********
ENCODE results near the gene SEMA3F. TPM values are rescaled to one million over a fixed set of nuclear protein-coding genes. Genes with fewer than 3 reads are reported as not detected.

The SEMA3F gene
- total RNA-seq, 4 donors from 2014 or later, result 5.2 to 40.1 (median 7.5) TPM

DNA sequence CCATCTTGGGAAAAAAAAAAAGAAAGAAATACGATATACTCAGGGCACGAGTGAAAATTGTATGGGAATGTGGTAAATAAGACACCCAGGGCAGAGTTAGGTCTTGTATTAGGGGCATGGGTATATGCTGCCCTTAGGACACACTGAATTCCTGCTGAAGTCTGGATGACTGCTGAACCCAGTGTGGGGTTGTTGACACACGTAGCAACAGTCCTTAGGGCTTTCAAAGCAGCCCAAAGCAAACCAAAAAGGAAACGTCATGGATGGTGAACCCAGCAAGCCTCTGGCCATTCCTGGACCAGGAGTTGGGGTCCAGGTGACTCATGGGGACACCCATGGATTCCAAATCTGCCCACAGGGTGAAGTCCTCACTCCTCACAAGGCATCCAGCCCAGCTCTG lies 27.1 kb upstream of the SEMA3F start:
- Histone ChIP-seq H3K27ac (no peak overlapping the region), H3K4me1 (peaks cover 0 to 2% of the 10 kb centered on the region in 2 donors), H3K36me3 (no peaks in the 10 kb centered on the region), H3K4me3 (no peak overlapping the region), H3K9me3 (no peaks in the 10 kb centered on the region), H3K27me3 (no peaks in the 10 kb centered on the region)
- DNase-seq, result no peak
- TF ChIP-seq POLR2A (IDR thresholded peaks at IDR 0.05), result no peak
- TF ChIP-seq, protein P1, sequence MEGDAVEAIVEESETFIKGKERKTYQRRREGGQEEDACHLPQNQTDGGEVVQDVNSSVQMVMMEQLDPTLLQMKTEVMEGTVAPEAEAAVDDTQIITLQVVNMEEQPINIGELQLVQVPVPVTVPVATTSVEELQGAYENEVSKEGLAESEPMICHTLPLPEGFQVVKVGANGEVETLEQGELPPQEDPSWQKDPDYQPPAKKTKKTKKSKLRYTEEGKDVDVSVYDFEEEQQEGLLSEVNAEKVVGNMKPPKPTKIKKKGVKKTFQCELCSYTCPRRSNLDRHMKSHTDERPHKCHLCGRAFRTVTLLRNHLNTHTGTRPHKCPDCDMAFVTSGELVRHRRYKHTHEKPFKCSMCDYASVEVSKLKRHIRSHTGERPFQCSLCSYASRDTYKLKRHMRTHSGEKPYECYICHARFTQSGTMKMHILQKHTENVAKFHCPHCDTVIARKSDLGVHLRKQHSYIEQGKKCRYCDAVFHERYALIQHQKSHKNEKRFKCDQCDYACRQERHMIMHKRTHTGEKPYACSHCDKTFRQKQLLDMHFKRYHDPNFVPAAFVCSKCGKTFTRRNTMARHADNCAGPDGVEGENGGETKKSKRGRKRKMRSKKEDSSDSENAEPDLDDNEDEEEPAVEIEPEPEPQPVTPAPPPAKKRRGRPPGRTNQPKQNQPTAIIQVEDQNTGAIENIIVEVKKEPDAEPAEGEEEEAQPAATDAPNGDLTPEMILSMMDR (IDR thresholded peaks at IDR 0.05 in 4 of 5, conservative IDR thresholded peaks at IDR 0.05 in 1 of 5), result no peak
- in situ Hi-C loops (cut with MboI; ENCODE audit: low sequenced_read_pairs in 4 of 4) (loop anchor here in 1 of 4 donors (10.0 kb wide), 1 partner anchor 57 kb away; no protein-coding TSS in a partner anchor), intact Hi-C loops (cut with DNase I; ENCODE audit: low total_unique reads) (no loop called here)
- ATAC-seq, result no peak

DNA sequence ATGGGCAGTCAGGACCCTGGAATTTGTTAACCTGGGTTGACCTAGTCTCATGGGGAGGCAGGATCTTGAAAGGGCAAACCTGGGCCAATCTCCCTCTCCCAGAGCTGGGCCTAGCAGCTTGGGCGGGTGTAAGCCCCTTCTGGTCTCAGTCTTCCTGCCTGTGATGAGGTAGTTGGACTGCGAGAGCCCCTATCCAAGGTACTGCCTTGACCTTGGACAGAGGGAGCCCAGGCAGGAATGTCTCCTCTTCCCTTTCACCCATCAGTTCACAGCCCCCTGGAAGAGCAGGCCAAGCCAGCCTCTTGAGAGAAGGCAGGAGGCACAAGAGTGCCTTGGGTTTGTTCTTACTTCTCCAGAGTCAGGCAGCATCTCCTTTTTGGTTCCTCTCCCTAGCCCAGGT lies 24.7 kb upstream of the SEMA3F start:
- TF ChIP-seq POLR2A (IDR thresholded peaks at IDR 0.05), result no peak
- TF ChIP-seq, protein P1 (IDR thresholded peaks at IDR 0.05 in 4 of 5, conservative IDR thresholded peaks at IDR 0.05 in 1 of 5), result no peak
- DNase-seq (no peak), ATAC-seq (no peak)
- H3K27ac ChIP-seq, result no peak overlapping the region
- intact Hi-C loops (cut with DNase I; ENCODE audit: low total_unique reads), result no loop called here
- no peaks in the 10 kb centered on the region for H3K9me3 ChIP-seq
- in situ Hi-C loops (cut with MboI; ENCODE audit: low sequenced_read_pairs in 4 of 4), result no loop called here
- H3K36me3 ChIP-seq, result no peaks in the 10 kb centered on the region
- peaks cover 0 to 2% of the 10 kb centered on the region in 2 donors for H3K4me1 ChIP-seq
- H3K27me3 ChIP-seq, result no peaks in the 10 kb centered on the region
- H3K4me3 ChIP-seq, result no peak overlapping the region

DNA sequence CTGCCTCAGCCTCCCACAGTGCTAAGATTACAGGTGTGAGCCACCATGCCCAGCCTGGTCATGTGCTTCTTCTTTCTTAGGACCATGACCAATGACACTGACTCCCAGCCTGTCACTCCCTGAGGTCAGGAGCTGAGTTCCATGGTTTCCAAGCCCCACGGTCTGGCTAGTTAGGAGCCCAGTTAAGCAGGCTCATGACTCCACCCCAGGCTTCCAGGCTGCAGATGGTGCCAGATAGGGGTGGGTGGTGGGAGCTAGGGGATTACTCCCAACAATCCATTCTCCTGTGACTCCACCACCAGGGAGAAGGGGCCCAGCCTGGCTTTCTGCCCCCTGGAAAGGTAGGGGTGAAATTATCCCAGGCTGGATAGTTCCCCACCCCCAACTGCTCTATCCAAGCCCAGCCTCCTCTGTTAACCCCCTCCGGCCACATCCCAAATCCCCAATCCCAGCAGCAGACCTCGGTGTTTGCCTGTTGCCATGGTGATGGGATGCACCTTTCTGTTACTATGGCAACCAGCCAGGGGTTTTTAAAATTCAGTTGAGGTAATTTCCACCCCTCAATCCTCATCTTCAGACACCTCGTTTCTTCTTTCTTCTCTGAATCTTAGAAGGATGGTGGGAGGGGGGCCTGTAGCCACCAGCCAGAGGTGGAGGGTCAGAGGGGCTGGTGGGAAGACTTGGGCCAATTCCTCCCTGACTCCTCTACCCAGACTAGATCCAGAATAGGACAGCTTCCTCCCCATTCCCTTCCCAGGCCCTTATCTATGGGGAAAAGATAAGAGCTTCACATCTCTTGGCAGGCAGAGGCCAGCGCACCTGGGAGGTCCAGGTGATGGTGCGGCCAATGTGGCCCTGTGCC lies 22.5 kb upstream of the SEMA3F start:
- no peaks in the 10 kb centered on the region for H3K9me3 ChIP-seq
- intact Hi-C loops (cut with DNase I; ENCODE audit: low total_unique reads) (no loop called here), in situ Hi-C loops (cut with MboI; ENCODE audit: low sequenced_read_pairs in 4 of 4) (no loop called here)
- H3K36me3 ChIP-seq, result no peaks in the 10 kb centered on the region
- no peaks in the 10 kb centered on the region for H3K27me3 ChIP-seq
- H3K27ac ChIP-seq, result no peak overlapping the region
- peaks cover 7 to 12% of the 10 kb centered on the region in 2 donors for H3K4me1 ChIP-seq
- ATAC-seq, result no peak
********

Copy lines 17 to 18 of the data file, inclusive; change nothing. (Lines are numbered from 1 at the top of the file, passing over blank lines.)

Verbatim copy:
- no peaks in the 10 kb centered on the region for H3K9me3 ChIP-seq
- in situ Hi-C loops (cut with MboI; ENCODE audit: low sequenced_read_pairs in 4 of 4), result no loop called here